Chinese imports increased faster than its exports in November, thanks in part to a massive injection of fuel shipments, particularly coal, to cope with recent power outages and fuel shortages.
Overall, China increased imports 31.7%, to $253.8 billion, while exports grew 22%, rising to $325.5 billion, cutting the country’s trade surplus with the rest of the world just a little ahead of China’s 20-year anniversary of joining the World Trade Organization.
The country of 1.4 billion formally adhered to the WTO on December 11, 2001. That year, China was only the world’s fourth biggest exporter, sandwiched between France and Canada, according to Trade Data Monitor, the world’s premier source of trade statistics. This year, China is by far the world’s top exporter, shipping out roughly twice as much value in product as the second-place nation, the U.S.
In 2001, China was also the world’s fourth biggest importer, giving hope to European and American political and business leaders that it would become a major consumer market for Western companies. Instead, what happened is that the same manufacturing plants built in China to export products to Europe and the U.S. are also selling domestically to Chinese consumers.
The rise of protectionism in the West and the risks highlighted by the Covid-19 pandemic have caused manufacturers to diversify their supply chains across Asia. As a consequence, Chinese shipments of mobile phones, the ultimate complicated manufactured high-tech consumer good, fell 19.7% in November to $16.5 billion from $20.6 billion. The country still shipped out 88.7 million phones, but that was a 18.8% decline from 109.2 million a year ago. Overall, China exports of high-tech goods rose 14.8% year-on-year to $98.3 billion from $85.6 billion. The proliferation of new supply chains across Asia is why Chinese imports from ASEAN countries rose 34.9% to $38.5 billion from $28.5 billion, the biggest jump in imports from any major region. By comparison, imports from the U.S. rose 22.1%, to $17.8 billion from $14.6 billion, while shipments from the European Union imports increased only 6.8% to $27.3 billion from $25.6 billion.
Exports to the U.S. nudged, up only 5.4%, to $54.7 billion from $51.9 billion in November 2020, cutting Washington’s trade deficit. Exports to ASEAN countries increased 22.9% to $47.8 billion from $38.9 billion, while shipments to the EU rose 34.1% to $50.1 billion from $37.4 billion.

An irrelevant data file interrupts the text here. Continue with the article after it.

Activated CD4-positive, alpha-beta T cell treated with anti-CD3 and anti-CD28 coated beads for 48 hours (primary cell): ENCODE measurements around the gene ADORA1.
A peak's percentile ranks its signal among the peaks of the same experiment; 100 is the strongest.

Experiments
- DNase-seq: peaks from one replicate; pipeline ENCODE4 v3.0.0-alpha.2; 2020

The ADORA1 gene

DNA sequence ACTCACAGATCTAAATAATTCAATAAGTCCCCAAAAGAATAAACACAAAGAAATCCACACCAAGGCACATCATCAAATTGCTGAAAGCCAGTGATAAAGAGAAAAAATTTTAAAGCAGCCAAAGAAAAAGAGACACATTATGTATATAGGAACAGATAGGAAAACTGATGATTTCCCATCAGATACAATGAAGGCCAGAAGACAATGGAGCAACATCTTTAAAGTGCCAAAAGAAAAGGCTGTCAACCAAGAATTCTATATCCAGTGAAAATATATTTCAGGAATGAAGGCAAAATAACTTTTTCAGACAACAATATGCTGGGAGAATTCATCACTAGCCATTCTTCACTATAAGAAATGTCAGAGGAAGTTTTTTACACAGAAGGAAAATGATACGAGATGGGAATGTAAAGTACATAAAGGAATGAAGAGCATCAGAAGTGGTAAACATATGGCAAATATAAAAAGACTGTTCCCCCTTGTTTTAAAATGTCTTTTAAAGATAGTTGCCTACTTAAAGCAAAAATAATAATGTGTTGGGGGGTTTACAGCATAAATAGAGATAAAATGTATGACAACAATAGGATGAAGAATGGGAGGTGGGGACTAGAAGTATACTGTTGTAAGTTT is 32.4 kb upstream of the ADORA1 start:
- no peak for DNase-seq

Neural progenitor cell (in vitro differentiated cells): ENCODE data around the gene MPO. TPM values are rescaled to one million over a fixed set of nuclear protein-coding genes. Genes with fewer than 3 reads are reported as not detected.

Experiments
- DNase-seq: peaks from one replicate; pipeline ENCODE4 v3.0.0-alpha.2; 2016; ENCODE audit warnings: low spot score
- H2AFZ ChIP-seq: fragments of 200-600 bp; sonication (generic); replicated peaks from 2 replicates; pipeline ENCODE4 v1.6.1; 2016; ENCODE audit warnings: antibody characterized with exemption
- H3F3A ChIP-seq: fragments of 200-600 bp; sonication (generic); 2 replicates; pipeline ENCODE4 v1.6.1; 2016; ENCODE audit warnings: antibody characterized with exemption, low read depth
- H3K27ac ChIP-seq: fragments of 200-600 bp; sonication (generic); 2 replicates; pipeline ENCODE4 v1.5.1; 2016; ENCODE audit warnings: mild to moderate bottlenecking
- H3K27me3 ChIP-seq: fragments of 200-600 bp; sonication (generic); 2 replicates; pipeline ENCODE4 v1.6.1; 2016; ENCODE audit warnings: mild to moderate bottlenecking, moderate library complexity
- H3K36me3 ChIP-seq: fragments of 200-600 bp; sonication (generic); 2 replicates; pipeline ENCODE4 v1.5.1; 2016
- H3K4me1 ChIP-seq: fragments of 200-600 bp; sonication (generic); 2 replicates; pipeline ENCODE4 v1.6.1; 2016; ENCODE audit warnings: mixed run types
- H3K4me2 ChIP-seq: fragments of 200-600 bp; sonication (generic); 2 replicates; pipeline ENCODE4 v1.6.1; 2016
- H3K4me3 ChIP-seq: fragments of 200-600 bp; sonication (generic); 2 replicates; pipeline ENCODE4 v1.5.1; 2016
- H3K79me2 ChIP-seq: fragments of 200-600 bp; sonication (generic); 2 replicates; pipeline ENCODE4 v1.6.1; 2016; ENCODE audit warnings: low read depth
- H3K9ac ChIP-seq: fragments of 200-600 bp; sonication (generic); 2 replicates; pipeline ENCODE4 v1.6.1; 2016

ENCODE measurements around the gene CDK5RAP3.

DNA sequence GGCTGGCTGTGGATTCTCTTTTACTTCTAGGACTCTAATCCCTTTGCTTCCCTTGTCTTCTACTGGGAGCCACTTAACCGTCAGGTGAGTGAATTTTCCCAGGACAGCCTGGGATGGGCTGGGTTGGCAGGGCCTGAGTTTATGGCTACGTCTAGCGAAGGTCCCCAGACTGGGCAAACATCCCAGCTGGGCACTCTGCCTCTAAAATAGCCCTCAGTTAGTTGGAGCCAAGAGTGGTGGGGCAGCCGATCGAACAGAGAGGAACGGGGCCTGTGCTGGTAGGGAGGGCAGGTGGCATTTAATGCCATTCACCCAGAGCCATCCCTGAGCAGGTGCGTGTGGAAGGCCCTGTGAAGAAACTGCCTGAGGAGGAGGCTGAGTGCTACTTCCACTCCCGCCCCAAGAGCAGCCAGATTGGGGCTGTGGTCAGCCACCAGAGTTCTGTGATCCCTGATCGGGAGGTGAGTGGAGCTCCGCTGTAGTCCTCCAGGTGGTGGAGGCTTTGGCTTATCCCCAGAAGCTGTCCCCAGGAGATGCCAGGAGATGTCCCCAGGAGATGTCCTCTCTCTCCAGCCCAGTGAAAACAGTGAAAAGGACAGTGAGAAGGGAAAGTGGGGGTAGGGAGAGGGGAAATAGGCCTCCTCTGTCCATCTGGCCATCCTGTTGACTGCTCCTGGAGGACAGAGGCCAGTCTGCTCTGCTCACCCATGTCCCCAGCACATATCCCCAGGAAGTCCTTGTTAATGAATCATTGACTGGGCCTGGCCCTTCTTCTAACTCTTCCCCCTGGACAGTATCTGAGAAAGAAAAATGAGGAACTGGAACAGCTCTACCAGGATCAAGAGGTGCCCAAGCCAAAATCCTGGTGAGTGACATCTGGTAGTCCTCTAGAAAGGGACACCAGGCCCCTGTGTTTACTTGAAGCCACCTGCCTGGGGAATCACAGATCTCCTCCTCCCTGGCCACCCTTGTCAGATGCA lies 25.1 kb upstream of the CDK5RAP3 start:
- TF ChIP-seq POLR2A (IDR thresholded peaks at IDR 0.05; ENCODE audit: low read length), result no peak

One more sophisticated product that China is steadily buying more of from outside is pharmaceuticals. Imports of pharmaceuticals increased 20.6% to $4.2 billion from $3.5 billion a year ago.
Despite the spread of new variants, the working-from-home economy is subsiding a little bit. Exports of furniture from China increased only 2.1% in November to $7 billion from $6.9 billion a year ago.
Inflation continues to distort trade statistics. Chinese imports of soybeans, for example, declined 10.6% to 8.6 million tons, from 9.6 million tons a year ago, while shipments of soybeans by value increased 26.9% to $5.1 billion from $4 billion a year ago. The Chinese car industry continues to develop, diminishing its need for imports. Exports of motor vehicles almost doubled, rising 99.2% to $3.6 billion from $1.8 billion. Chinese imports of motor vehicles declined 24.4% to 81,000 from 107,183. By value, the fall was only 2.1%, slipping to $5.3 billion from $5.5 billion, suggesting that it’s buying more high-end, particularly electric, vehicles.
The appetite for electric is in part for an energy shortage underscored by November’s trade data.
China more than tripled imports of coal by quantity, hiking purchases to 35 million tons in November, up from 11.7 million tons in the same month a year ago. By value, shipments grew a whopping 761.8%, rising to $5.9 billion from $681 million. Natural gas imports rose 17.8% to 10.7 million tons from 9.1 million tons a year ago. By value, they increased 169.8%. At the same China cut crude oil imports 8% to 41.8 million tons from 45.4 million tons, although imports by value rose 73.7% to $24.6 billion from $14.2 billion.
The energy purchases are part of China’s apparent strategy to diversify energy imports, according to an analysis by TDM. During the first 10 months of 2021, China bought over a billion dollars’ worth of fuel from 30 different countries, and over $10 billion each from 12 countries. These Chinese super-suppliers of energy are, in order: Russia, Saudi Arabia, Iraq, Oman, Malaysia, Angola, the U.S., Indonesia, the UAE, Kuwait, Brazil and Australia.
China’s top sources of coal are Indonesia, Russia, Mongolia and the U.S. In particular, it’s been ramping up shipments from the latter. Chinese coal imports from the U.S. increased 993.4% in the first ten months of 2021, to 8 million tons, from 733,789 tons over the same time period in 2020, according to TDM data. Imports from Indonesia leapt 60.3% and those from Russia grew 82.2% while shipments from Mongolia fell 43%.